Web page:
Description from the book:
In Japanese mythology, Ryujin is the dragon god of the sea. He lives beneath the ocean in a jeweled palace made of red and white coral. His palace has a snowy winter hall, a spring hall where cherry trees grow, a summer hall with chirping crickets, and a fall hall with colorful maple trees. For a human, one day at Ryujin’s underwater palace is equal to a hundred years on Earth. Sea turtles, fish, and jellyfish act as the dragon god’s loyal servants. Ryujin controls the tides with magical sea jewels. Humans must approach Ryujin carefully because no mortal can glimpse his entire body and survive the sight. When angry, Ryujin churns the waves, causing rough water for sailors.
The Empress Jingo asks Ryujin for assistance in the attack she plans against Korea. Ryujin’s messenger brings her the two tide jewels. Jingo sails toward Korea with the Japanese fleet. The Korean fleet meets them at sea. Jingo flings the low-tide jewel into the sea and all the waters disappear, stranding the Korean ships. When the Korean soldiers leap from their ships to attack on foot, Jingo casts the high-tide jewel onto the seabed. All the waters rush back, drowning the Korean soldiers.
Head: His noble head bears the horns of a stag, whiskers that indicate his wisdom, and eyes that see everything from the very bottom of the ocean.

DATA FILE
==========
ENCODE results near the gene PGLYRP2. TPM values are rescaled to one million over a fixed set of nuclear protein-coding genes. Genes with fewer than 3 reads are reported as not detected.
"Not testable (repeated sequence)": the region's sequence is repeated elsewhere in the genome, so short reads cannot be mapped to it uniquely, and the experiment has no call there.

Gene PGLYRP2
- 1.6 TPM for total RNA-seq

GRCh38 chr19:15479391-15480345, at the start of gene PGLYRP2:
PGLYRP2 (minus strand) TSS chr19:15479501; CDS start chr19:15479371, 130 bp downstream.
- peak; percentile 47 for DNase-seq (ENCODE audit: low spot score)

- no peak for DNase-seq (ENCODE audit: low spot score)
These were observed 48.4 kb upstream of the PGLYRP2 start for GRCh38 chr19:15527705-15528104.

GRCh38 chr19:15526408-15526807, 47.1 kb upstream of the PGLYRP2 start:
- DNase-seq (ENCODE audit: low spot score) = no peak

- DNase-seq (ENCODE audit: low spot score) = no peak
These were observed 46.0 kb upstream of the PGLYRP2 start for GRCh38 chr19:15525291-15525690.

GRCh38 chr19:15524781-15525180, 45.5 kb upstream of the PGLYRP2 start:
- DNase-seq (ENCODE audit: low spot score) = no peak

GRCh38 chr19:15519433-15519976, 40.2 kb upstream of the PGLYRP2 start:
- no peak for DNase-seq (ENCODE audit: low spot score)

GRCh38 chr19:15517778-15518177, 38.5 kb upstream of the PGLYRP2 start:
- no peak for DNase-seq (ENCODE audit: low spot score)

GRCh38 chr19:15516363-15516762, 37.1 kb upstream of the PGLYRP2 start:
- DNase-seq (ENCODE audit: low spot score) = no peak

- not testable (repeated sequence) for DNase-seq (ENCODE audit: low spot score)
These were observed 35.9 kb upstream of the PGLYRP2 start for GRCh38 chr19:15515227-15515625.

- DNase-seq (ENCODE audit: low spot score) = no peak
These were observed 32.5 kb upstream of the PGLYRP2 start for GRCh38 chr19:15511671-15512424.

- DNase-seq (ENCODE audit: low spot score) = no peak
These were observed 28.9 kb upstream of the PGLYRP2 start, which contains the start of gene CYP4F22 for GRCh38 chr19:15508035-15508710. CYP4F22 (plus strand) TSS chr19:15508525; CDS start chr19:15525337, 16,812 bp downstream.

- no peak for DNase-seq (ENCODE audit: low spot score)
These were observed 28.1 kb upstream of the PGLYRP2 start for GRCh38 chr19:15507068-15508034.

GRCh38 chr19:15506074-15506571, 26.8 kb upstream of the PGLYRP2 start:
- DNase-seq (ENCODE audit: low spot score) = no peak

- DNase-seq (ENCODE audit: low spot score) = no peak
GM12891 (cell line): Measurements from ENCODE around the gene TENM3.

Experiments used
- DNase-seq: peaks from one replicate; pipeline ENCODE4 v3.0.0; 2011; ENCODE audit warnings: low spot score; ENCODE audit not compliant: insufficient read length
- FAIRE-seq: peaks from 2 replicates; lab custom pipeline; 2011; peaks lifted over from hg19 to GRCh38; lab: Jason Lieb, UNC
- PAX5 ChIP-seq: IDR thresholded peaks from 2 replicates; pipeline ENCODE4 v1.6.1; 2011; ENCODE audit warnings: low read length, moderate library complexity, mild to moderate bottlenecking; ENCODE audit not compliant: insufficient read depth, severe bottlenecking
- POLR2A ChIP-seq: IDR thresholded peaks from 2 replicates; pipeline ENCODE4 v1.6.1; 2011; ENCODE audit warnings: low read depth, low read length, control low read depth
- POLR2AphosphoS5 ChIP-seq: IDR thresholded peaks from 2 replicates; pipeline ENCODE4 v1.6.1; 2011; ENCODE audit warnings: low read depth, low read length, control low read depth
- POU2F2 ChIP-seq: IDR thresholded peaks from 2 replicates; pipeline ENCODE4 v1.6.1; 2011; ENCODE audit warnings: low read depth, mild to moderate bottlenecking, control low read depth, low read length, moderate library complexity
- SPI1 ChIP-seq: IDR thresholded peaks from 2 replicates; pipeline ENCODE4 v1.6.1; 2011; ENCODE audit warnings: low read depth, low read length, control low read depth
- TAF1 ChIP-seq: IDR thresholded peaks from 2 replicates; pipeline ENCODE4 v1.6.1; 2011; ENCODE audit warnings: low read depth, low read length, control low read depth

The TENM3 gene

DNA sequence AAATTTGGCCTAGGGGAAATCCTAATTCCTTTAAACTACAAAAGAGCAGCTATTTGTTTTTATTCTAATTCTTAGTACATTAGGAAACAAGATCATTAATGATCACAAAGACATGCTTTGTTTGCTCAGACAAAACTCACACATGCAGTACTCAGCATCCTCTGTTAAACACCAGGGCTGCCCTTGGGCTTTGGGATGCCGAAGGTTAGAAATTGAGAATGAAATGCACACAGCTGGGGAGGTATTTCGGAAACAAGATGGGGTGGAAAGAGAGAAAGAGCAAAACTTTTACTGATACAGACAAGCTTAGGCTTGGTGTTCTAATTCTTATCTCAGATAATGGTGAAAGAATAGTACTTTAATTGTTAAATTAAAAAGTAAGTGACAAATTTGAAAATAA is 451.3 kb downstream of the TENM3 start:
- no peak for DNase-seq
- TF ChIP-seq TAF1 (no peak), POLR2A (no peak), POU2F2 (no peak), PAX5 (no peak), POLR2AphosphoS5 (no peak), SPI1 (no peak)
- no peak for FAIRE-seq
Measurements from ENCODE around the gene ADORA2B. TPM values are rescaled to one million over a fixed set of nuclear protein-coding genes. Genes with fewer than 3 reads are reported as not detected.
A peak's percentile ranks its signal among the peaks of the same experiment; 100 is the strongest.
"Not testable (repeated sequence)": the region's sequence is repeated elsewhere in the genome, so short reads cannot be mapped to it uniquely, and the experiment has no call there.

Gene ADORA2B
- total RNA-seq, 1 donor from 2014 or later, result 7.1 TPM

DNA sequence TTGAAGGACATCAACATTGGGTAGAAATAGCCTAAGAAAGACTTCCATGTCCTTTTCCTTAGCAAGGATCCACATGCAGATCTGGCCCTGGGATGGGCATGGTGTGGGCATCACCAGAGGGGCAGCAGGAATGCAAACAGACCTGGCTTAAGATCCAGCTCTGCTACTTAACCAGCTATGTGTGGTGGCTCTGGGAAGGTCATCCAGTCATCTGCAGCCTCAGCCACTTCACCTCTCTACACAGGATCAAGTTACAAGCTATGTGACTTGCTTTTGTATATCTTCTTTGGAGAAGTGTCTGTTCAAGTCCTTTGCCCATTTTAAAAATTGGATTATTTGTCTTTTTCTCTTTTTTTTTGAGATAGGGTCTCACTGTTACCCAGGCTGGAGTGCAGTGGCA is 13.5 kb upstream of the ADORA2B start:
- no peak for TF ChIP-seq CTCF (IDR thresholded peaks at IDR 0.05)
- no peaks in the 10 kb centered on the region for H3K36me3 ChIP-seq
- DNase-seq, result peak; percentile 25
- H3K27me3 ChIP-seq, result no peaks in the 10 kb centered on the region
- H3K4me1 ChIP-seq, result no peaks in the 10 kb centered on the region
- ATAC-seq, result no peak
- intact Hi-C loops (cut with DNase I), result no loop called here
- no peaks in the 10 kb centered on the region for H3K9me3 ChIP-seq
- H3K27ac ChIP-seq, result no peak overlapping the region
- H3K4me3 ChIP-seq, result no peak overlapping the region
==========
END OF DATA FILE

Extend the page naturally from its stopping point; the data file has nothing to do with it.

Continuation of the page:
Jaws: When Ryujin opens his enormous, toothy jaws and inhales, giant whirlpools appear in the water.
Claws: Floods result when Ryujin rakes his impressive claws through the ocean. A swipe of his foot is capable of capsizing an entire fleet of ships.
Body: Ryujin winds his massive, scaly body through the chambers of his underwater palace far beyond the reach of any fisherman or scientist seeking him.
Tail: A single thrash of Ryujin’s tail creates massive tidal waves that wipe out entire coastal villages.
DID YOU KNOW?
Ryujin’s beautiful daughter married Prince Hoori. This makes Ryujin the ancestor of all Japanese Emperors.
Because Japanese dragons are related to royalty, no one is allowed to harm them. Since they have nothing to fear from humans, Japanese dragons have become tame over the years. Dragons may be seen blocking traffic in cities or sunning themselves on rocks off Japan’s shores.
Many dragons are shape-shifters. They can change into the form of a human, mate, and produce human offspring.
In both Japan and China, the dragon is one of the guardian animals of the four directions. The dragon guards the eastern compass point and is associated with the season of spring.
Note: I do NOT own the book “Dragons: Fearsome Monsters from Myth and Fiction”.
Game used: www.deviantart.com/users/outgo…